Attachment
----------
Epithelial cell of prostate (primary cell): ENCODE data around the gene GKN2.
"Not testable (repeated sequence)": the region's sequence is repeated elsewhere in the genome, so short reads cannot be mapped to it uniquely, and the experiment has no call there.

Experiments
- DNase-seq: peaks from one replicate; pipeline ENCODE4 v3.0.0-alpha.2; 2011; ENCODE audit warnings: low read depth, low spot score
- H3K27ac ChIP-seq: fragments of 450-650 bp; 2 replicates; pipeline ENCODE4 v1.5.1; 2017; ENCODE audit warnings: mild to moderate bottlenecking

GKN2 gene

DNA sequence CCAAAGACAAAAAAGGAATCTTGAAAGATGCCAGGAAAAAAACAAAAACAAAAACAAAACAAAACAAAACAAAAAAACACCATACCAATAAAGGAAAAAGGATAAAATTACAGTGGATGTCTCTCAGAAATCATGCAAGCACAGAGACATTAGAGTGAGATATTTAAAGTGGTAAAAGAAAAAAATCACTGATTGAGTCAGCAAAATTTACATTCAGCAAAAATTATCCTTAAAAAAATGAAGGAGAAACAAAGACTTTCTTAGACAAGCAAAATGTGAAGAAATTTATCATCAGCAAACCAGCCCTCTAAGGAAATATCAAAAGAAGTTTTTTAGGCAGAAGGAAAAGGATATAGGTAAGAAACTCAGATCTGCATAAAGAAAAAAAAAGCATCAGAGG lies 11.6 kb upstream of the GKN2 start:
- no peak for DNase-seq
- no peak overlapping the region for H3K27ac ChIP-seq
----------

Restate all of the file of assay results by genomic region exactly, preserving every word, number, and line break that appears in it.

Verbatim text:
Epithelial cell of prostate (primary cell): ENCODE data around the gene GKN2.
"Not testable (repeated sequence)": the region's sequence is repeated elsewhere in the genome, so short reads cannot be mapped to it uniquely, and the experiment has no call there.

Experiments
- DNase-seq: peaks from one replicate; pipeline ENCODE4 v3.0.0-alpha.2; 2011; ENCODE audit warnings: low read depth, low spot score
- H3K27ac ChIP-seq: fragments of 450-650 bp; 2 replicates; pipeline ENCODE4 v1.5.1; 2017; ENCODE audit warnings: mild to moderate bottlenecking

GKN2 gene

DNA sequence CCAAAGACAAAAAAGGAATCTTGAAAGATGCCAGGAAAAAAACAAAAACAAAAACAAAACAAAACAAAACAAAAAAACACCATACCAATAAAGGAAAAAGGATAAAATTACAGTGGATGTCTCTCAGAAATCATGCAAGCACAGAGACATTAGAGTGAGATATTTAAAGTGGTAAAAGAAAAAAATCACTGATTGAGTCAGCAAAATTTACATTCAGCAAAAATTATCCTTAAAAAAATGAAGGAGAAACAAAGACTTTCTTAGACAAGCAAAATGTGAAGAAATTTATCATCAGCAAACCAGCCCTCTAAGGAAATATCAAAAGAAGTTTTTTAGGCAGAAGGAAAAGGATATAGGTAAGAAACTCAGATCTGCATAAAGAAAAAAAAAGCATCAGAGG lies 11.6 kb upstream of the GKN2 start:
- no peak for DNase-seq
- no peak overlapping the region for H3K27ac ChIP-seq